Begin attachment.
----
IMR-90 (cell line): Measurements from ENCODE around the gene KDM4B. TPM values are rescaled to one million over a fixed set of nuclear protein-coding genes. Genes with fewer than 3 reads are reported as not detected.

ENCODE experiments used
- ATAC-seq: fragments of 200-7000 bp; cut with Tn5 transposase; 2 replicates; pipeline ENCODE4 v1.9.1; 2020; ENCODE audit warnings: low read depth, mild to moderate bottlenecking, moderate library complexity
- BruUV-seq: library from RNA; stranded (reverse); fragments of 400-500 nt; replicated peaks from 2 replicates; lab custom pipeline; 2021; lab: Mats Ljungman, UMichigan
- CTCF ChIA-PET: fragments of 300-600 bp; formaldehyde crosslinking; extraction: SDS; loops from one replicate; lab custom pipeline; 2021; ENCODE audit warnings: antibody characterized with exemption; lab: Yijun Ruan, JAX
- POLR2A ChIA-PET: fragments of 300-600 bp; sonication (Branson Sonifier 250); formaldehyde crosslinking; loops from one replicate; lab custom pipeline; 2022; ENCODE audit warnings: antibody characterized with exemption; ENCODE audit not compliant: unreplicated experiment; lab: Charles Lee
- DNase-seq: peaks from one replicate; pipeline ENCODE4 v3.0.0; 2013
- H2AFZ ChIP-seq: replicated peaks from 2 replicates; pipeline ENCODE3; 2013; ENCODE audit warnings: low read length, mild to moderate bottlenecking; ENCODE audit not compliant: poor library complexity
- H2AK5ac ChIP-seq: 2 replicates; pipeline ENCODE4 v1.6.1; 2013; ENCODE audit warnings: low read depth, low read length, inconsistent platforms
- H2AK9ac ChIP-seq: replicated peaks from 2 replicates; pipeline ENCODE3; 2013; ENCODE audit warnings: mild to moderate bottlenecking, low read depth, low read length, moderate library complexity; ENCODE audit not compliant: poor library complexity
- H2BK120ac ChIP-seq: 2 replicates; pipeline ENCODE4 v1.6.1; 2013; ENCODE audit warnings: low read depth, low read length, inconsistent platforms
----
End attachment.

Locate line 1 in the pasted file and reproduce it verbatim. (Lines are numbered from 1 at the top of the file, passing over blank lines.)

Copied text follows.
IMR-90 (cell line): Measurements from ENCODE around the gene KDM4B. TPM values are rescaled to one million over a fixed set of nuclear protein-coding genes. Genes with fewer than 3 reads are reported as not detected.